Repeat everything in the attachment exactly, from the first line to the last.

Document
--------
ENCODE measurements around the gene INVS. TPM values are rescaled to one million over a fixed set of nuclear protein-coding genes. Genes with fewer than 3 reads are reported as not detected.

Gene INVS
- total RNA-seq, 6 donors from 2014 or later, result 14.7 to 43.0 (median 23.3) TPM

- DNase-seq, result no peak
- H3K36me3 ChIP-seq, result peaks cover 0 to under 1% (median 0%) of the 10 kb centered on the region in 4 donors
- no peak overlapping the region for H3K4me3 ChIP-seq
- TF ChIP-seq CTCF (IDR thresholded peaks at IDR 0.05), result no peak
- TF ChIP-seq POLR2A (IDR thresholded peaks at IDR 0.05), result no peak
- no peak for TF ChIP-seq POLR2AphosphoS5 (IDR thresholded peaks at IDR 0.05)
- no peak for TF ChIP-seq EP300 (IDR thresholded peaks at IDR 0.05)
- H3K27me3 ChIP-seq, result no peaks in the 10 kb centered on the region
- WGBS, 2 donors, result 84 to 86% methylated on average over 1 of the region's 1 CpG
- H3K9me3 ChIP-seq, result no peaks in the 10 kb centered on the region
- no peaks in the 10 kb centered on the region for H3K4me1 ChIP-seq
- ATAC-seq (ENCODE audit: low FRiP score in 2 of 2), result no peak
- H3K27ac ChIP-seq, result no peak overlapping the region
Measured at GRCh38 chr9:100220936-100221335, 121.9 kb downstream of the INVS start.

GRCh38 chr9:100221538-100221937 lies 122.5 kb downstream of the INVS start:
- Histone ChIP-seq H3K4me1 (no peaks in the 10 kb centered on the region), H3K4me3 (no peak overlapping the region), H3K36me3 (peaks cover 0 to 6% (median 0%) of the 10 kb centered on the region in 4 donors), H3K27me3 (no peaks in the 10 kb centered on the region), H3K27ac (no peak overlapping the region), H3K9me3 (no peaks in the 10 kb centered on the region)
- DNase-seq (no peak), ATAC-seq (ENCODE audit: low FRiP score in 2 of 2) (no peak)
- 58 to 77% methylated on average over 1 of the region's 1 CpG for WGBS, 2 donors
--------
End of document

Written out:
ENCODE measurements around the gene INVS. TPM values are rescaled to one million over a fixed set of nuclear protein-coding genes. Genes with fewer than 3 reads are reported as not detected.

Gene INVS
- total RNA-seq, 6 donors from 2014 or later, result 14.7 to 43.0 (median 23.3) TPM

- DNase-seq, result no peak
- H3K36me3 ChIP-seq, result peaks cover 0 to under 1% (median 0%) of the 10 kb centered on the region in 4 donors
- no peak overlapping the region for H3K4me3 ChIP-seq
- TF ChIP-seq CTCF (IDR thresholded peaks at IDR 0.05), result no peak
- TF ChIP-seq POLR2A (IDR thresholded peaks at IDR 0.05), result no peak
- no peak for TF ChIP-seq POLR2AphosphoS5 (IDR thresholded peaks at IDR 0.05)
- no peak for TF ChIP-seq EP300 (IDR thresholded peaks at IDR 0.05)
- H3K27me3 ChIP-seq, result no peaks in the 10 kb centered on the region
- WGBS, 2 donors, result 84 to 86% methylated on average over 1 of the region's 1 CpG
- H3K9me3 ChIP-seq, result no peaks in the 10 kb centered on the region
- no peaks in the 10 kb centered on the region for H3K4me1 ChIP-seq
- ATAC-seq (ENCODE audit: low FRiP score in 2 of 2), result no peak
- H3K27ac ChIP-seq, result no peak overlapping the region
Measured at GRCh38 chr9:100220936-100221335, 121.9 kb downstream of the INVS start.

GRCh38 chr9:100221538-100221937 lies 122.5 kb downstream of the INVS start:
- Histone ChIP-seq H3K4me1 (no peaks in the 10 kb centered on the region), H3K4me3 (no peak overlapping the region), H3K36me3 (peaks cover 0 to 6% (median 0%) of the 10 kb centered on the region in 4 donors), H3K27me3 (no peaks in the 10 kb centered on the region), H3K27ac (no peak overlapping the region), H3K9me3 (no peaks in the 10 kb centered on the region)
- DNase-seq (no peak), ATAC-seq (ENCODE audit: low FRiP score in 2 of 2) (no peak)
- 58 to 77% methylated on average over 1 of the region's 1 CpG for WGBS, 2 donors